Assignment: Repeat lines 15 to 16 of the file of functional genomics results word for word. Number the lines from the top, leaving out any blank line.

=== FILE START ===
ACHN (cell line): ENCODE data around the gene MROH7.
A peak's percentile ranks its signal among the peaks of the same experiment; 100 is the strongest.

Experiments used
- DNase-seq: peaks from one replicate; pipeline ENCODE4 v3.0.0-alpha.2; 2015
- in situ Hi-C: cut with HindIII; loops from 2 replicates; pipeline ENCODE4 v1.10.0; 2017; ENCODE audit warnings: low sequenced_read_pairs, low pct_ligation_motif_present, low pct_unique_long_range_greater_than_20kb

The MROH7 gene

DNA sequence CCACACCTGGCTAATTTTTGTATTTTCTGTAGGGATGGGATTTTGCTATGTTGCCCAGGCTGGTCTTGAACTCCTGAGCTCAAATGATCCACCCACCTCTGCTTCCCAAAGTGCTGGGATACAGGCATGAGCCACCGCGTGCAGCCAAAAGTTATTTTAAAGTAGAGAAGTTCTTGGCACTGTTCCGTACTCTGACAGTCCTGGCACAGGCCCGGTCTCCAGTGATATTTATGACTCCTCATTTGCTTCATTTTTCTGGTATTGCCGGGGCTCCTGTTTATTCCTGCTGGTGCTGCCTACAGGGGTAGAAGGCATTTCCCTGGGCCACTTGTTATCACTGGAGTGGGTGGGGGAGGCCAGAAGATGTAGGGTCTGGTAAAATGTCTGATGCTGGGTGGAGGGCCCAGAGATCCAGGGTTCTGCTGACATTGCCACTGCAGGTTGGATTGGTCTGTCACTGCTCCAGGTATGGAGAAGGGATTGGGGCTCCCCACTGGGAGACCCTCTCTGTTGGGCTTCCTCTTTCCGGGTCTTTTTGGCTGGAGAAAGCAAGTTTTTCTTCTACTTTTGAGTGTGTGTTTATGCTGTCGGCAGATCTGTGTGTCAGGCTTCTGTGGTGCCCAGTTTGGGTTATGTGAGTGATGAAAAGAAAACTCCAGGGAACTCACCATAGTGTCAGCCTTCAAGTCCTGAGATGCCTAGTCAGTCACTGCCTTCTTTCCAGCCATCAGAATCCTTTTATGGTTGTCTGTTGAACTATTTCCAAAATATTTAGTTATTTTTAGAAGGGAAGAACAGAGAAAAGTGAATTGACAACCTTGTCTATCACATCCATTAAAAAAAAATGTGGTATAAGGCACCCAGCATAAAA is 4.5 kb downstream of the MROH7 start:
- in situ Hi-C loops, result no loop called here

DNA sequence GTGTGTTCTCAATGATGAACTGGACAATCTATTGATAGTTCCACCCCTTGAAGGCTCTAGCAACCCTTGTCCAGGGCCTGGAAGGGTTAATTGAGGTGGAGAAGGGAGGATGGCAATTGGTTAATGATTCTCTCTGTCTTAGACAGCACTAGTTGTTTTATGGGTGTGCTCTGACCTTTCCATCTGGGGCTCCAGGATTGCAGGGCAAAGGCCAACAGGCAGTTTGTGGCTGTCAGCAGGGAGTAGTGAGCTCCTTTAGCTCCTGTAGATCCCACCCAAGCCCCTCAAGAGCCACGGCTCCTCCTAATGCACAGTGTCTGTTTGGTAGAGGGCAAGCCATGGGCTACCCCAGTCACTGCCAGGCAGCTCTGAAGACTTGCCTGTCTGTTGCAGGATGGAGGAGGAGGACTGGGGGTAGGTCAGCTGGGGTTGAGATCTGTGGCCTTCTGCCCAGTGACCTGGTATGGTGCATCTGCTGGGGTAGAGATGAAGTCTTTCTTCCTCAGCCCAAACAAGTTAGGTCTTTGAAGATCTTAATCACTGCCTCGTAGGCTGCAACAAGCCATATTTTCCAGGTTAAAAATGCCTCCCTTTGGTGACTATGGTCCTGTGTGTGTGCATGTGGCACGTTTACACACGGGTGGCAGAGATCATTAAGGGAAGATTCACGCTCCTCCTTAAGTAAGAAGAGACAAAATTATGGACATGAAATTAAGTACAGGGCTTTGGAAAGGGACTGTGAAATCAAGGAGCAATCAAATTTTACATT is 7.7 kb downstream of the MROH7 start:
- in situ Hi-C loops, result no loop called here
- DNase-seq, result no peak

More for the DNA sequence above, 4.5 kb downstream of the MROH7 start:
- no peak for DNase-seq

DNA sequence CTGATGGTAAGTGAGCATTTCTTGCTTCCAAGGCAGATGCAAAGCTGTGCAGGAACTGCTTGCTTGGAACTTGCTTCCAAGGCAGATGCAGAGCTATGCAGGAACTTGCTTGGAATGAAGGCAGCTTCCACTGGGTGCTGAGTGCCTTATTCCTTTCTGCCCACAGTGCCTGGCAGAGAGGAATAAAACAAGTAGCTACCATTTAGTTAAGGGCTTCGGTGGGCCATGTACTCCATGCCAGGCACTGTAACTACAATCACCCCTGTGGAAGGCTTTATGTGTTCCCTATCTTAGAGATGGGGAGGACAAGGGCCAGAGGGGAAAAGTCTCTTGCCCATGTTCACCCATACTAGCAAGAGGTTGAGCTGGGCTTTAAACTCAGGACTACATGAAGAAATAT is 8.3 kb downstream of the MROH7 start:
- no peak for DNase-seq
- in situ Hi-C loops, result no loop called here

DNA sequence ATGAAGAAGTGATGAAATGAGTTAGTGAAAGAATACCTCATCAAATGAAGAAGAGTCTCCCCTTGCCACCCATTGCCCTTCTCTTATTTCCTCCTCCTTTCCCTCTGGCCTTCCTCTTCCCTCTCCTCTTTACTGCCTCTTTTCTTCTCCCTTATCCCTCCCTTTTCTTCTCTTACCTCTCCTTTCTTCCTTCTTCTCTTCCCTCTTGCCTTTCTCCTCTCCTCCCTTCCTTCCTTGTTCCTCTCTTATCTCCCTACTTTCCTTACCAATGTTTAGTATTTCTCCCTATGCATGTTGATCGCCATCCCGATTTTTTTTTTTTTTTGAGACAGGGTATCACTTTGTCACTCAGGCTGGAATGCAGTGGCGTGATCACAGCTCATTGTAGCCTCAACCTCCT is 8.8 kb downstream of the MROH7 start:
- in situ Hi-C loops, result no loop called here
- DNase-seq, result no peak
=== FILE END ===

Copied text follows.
- no peak for DNase-seq
- in situ Hi-C loops, result no loop called here